It’s no secret that braking efficiency is key to road safety (and understanding the proper types of brake pads is essential to this safety). Brakes are not as straightforward as they sound. This vehicular component is a complex system that relies on multiple moving parts.
The padding system serves an important purpose for the automobile’s operator. In this article, we will break down the different sorts of brake pads to make clear their value and utility.
TYPES OF BRAKE PADS
In effect, there are four different types of the pad. These include semi-metallic, organic (non-asbestos), low metallic, and ceramic. The sort that you use arises from the type of vehicle which you drive. To make sure you find the right pad to meet your particular needs, learning about each of them is important to success.
CERAMIC- Ideal to Prevent Oxidation
Ceramic is a popular automobile component whose use has skyrocketed into popularity over the preceding decade. It has some readily apparent values. For one, it lessens sound during the braking process. Since this noisiness is one of the ways we can tell that our pads need replacing, having an option that avoids this unpleasantry is ideal. It is formed of fibrous ceramic material, turned into a chemical composite through bonding gels and adhesives.
A major draw is that these do not contain iron. This material can be problematic since it oxidizes. It is no mystery that rust deteriorates vehicle parts. Ceramic brake pads prevent this rusting and corrosion on a chemical level. Of course, quality materials come with an according to the price tag. This sort of pad is the priciest on the market; though, all things considered, we expect it to last the longest out of the four pad types.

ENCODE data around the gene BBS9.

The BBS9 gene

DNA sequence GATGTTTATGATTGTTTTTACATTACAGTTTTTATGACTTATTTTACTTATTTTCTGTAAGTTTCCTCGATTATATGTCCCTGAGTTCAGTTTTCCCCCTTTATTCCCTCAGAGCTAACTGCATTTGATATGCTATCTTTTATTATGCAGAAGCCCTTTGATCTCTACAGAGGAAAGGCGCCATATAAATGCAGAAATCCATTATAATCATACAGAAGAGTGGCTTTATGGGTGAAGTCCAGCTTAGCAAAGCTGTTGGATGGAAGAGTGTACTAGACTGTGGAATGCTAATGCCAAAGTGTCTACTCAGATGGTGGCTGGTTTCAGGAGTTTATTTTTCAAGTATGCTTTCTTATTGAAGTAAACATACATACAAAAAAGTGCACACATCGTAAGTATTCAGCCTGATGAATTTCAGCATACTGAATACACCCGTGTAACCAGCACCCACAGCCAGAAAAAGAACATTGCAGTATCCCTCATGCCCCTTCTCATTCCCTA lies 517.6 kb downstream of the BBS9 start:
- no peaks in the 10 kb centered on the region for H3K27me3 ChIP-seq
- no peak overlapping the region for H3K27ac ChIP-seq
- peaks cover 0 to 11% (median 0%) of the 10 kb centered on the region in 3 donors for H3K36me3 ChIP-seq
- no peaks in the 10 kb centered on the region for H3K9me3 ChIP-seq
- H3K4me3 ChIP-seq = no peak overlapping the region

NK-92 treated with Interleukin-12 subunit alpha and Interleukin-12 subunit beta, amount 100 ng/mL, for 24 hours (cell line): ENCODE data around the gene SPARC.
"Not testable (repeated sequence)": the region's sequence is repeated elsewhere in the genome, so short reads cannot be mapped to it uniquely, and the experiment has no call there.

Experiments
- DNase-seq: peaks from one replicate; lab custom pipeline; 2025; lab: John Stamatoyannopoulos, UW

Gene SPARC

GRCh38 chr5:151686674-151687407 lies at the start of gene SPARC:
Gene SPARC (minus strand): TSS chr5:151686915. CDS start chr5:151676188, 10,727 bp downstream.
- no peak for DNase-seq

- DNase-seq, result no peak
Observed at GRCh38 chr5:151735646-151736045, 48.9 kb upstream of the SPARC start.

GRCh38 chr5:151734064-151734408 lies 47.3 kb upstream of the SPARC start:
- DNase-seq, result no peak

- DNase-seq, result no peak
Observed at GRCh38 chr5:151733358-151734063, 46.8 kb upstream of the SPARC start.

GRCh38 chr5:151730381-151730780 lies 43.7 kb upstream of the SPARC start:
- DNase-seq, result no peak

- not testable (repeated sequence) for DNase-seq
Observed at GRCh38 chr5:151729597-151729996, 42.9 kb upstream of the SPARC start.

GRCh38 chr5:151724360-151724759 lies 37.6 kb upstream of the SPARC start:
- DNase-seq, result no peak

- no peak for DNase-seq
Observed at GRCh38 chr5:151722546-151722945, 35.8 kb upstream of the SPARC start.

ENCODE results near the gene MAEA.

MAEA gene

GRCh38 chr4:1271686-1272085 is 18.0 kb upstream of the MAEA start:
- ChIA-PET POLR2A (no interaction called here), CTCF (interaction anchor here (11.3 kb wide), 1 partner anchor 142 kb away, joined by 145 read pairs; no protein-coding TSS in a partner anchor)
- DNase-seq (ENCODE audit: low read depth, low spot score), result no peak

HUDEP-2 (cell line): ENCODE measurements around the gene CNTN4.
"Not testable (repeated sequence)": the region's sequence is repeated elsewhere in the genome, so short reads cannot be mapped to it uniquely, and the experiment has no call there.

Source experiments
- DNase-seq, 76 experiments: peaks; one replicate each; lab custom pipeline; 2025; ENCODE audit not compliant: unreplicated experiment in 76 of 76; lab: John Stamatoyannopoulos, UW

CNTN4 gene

ASBESTOS-FREE ORGANIC COMPOSITE- Great for Short Term Demands
The next pad type on our list is the asbestos-free organic composite. Material sciences make this what it is (a fairly efficient braking option). The chemical amalgamation forms tightly into a strong compound capable of withstanding the friction force of a vehicle braking. The resin component acts as an adhering chemical that cakes the pad together. Filling agents are all organic in the sense that they are natural as opposed to synthetic.
In previous years, these would have been made of asbestos. After the plague of mesothelioma, this construction tool has been all but taken off the market. Without this component, manufacturers aim towards a synthetic of the same caliber. It is a relatively soft option. The value of this softness is in noise reduction- no one likes squeaky brakes. The drawback is the fact that these do wear down faster than other brake pad types. Since it is so soft, it will fall apart at a quick rate, meaning you need to replace them more frequently. While the option is very cost-effective, timewise it is more of a patch than a long-term solution.
SEMI-METALLIC- Excellent for long shelf-life
This brings us to the next brake pad sort: semi-metallic. These are easily the most prevalent in the market. Nonetheless, it is important to understanding to assess the values and shortcomings. One key point of merit is that these are common in most automobile makes and models.
The item itself is made mainly out of metals. Usually, the key constituent is steel. Of course, not all steel is made alike. When you are choosing a brake pad, make sure to check the actual type of steel used in its manufacturing. Cobalt differs from iron significantly, and a huge portion of textile science focusses on developing new, stronger types of steel. The pieces of this metallic part are in strings or wires which are surrounded by other components. These include carbon-based composites like graphite or more elementally pure items like copper.